This also doesn't address the problem of medical staff bringing their own devices like Android tablets or phones. They will demand access to sensitive data on these devices, and they will not stand for having to connect to a VPN to do so. Nor will they accept a restriction on accessing the data from a separate internal network. (And forget about securing wifi. If a doctor finds that he can't "just connect" to a wifi network, he will raise holy hell and try to get half of IT fired.) A lost phone means that whoever has it will have complete access to everything the doctor has. And, since the hospital doesn't own the device, they can't remotely wipe it either.

Until there is a sea change in health care IT, our medical records will continue to be stolen. That sea change will involve ALL health care providers to adopt a set of extremely restrictive standards (like HIPAA, if it were properly enforced) and refuse to allow medical personnel to access data in violation of these standards, on pain of termination / loss of privileges, things will not improve. Anyone more senior than an RN has nothing to fear from breaking security protocol as it stands right now. Health care IT needs to be able to say "No" and have the full force of the hospital administrators behind it, no matter who they're saying "No" to. The most valuable, highly skilled doctor in the world must find himself unable to practice medicine if he does not follow the rules.

But, the current combination of doctor ego and clueless administration (not to mention egotistical and clueless insurance providers) means that things will not change. You have no privacy. Don't get sick.

Re:Punish them. (0)

Anonymous Coward | more than 2 years ago | (#40916877)

Yeah! But these guys use privacy laws to prevent us from knowing things like our own lab test values, and they even ban us from knowing what they actually charge for services from various customers like the fact that they charge cash paying customers 11 times what they charge insured people causing an extortion racket for service and insurance.

Re:Punish them. (0)

Anonymous Coward | more than 2 years ago | (#40917759)

I worked in Healthcare IT for 13 years. This comment really hits it on the head.

Re:Punish them. (2)

Thorodin (1999352) | more than 2 years ago | (#40916465)

Yes, there is a penalty. It's called a fine by CMS for a HIPAA violation. Providers (doctors and hospitals) are being with with fines by CMS. This idea that companies are not being fined is not true. Jeez, just do a quick search on "hipaa+fine" and see what you get. Even /. had a story on it (http://yro.slashdot.org/story/11/02/25/2021232/first-ever-hipaa-fine-is-43m).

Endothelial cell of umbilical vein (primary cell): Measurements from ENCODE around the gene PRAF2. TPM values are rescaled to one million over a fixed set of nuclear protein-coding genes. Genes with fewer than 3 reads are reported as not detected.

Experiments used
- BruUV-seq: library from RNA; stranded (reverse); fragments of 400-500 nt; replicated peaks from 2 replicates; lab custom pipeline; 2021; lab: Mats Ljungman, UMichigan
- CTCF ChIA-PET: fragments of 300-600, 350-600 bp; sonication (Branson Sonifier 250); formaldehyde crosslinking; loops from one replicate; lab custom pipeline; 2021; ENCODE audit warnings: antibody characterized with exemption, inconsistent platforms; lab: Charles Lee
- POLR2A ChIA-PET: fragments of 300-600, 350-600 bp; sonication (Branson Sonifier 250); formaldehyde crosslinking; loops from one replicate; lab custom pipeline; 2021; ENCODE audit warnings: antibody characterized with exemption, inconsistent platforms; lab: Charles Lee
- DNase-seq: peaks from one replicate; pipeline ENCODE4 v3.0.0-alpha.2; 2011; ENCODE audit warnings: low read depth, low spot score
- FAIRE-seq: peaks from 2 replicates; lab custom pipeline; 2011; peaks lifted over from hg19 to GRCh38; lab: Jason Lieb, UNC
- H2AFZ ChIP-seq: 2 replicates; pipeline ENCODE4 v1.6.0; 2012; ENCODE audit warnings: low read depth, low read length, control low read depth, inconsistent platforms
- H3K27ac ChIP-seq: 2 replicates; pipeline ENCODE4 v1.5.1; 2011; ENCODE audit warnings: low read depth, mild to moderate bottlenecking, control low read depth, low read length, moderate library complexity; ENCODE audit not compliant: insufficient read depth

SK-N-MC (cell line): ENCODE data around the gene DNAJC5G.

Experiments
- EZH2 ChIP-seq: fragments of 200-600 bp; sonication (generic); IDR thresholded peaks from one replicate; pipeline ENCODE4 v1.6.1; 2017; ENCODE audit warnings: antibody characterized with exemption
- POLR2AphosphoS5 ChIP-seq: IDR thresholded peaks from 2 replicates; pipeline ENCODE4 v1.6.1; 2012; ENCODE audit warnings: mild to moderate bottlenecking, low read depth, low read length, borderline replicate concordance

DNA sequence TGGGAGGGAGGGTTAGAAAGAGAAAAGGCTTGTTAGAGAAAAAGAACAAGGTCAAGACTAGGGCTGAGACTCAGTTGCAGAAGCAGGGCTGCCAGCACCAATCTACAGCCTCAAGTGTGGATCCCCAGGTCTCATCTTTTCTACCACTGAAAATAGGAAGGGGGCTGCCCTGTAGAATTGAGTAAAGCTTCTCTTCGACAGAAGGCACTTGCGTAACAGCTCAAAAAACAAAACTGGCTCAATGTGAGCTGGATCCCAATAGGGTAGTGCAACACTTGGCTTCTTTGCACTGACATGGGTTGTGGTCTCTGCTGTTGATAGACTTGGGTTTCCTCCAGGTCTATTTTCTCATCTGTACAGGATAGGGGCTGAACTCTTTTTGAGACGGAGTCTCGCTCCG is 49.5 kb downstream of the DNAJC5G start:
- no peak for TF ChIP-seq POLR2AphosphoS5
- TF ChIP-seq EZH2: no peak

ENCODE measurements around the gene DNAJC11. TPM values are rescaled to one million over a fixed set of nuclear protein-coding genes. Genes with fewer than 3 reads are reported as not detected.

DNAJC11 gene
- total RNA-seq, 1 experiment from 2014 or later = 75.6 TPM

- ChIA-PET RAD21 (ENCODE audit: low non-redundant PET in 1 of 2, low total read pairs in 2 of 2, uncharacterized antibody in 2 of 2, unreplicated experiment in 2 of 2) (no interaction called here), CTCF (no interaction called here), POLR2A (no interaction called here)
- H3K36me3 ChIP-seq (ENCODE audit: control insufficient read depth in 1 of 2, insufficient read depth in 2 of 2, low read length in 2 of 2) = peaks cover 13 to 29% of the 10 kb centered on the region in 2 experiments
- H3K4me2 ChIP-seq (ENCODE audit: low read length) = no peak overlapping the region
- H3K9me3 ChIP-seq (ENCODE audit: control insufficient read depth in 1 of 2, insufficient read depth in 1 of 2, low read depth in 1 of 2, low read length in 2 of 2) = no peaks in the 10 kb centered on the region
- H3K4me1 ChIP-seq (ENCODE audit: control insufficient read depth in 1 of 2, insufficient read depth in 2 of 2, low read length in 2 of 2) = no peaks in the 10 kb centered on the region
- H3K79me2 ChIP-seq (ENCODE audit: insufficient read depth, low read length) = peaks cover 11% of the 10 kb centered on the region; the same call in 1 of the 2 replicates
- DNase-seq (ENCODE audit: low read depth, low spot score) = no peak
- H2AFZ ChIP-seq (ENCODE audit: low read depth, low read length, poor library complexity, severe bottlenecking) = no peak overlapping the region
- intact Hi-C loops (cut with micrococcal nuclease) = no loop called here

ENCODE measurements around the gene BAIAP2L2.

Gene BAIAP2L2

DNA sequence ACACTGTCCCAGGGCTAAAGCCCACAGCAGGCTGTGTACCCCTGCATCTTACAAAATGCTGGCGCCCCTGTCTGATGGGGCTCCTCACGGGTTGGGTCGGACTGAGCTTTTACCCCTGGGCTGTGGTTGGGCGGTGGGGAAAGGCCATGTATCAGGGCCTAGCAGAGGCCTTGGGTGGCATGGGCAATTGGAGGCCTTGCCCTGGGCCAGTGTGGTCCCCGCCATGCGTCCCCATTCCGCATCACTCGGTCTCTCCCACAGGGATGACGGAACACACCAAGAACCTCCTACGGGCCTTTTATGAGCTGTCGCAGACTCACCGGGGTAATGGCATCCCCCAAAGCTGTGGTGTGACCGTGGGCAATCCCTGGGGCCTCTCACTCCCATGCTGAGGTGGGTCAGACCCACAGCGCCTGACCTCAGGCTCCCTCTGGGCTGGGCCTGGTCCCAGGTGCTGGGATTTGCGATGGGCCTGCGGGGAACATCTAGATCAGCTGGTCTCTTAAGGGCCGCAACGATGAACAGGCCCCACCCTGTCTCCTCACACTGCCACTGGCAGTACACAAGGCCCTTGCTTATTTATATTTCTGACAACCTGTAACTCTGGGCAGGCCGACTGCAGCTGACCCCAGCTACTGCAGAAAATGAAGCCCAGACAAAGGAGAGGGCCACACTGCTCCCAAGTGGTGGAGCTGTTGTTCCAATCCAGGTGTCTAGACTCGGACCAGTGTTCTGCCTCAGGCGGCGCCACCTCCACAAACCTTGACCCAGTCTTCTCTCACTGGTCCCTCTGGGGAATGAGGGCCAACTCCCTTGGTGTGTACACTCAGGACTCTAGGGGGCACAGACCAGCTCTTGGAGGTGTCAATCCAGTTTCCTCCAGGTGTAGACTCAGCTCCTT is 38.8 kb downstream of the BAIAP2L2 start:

Re:Punish them. (1)

Thorodin (1999352) | more than 2 years ago | (#40916467)

"..hit with fines."

Had a similar experience as a developer (0)

Anonymous Coward | more than 2 years ago | (#40919437)

Been there myself, I was hired to help secure code in various programs (ftp, making it sftp instead, for one, & in others, scrambling folks' SS#'s for outputs, into a "serial # for said person" instead (yes, the company concerned (an insurer) was putting out SSN#'s onto folks' cards for care they received @ institutions like hospitals, private doctors, clinics, you-name-it). Like YOUR example? They also had CELEBRITY HEALTHCARE DATA TOO (not people to mess with - they have MONEY and attorneys, unlike many "normal folks").

In the course of doing so, I found their antivirus program (TREND) was NOT setup correctly and when I pointed this out, privately to both after a meeting, as well as what can be done to "security-harden" workstation & printer end points as well as servers?

Heh - They tried to say I was "hacking their network", lol, wtf!?!

* Man - I was stopping them from BEING HACKED, & my own workstation had viruses on it because of the incompetence of the CIO - who gave me someone else's machine without WIPING mine clean when I got it and having it setup fresh... it was infected/infested the DAY I GOT IT, which I caught!

(That CIO who was also head network engineer no less? He was one who had never done the job before as a pro, yet had that title (boggles the mind - he had a cert & that is about it, but no years to decades of hands on professional experience as a network admin/engineer/tech himself)).

They ended up getting FIRED too, when it was found out they used AVG's freeware in a CORPORATE ENVIRONS (cost them big bucks, and is illegal/a "no-no"...).

Yes - THAT is what you get, working for incompetents people!

I.E. -> They will fire you IF you show their incompetence even when YOU'RE TRYING TO HELP THEM and the company itself, which is what happened to myself, when I pointed out that weakness alone (and others, such as not securing 'endpoints' like workstations and printers, via industry best practices for that!)

To my points, they said it would "take too long & too many man hours to do"!

(Oh, really? A few .reg file merges via logon scripts &/or AD policies set @ group level would do it, in minutes... testing only would take a few minutes more over the course of days if users had hassles, you patch for THEM, specifically (like websites they need to reach for instance, or other things like files on the LAN/WAN)).

Accept it, most of us have "bosses" that do NOT know what the f they are talking about or doing in this field, and yet, they are our "superiors"... it's gotten better over time since I started out professionally in their field back circa 1994 onwards, but it's STILL out there.